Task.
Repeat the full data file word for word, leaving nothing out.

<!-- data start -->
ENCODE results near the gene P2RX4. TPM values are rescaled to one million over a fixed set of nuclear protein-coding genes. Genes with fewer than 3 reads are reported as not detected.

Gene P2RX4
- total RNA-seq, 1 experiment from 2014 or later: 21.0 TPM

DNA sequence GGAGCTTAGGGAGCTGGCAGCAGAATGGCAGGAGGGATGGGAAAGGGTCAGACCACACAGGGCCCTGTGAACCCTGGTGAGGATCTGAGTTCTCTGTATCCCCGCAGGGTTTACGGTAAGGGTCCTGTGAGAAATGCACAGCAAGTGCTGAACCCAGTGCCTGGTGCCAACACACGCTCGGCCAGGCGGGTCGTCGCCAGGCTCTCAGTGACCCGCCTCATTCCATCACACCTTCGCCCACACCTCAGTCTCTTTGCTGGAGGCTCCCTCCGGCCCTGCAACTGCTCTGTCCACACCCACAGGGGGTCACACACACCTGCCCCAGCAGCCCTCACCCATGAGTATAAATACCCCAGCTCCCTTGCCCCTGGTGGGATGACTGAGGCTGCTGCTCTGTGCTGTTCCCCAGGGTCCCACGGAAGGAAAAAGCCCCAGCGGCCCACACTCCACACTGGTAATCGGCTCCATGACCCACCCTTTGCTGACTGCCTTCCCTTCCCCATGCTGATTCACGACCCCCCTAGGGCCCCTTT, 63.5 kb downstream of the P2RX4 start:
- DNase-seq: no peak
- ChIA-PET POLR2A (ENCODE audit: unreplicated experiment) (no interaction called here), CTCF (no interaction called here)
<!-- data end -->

ENCODE results near the gene P2RX4. TPM values are rescaled to one million over a fixed set of nuclear protein-coding genes. Genes with fewer than 3 reads are reported as not detected.

Gene P2RX4
- total RNA-seq, 1 experiment from 2014 or later: 21.0 TPM

DNA sequence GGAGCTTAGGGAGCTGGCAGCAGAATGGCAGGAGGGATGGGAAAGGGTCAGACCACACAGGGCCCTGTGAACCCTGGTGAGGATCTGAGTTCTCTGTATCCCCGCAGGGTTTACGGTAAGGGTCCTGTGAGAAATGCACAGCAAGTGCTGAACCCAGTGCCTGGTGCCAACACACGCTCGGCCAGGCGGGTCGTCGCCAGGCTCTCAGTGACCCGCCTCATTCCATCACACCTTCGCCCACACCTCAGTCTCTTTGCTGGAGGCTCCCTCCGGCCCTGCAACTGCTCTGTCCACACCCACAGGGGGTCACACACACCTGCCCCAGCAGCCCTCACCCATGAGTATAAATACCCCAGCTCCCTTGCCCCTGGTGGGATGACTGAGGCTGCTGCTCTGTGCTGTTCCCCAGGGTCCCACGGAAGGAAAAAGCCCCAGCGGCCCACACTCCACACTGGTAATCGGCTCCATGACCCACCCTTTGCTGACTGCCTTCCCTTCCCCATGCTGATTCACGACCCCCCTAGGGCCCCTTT, 63.5 kb downstream of the P2RX4 start:
- DNase-seq: no peak
- ChIA-PET POLR2A (ENCODE audit: unreplicated experiment) (no interaction called here), CTCF (no interaction called here)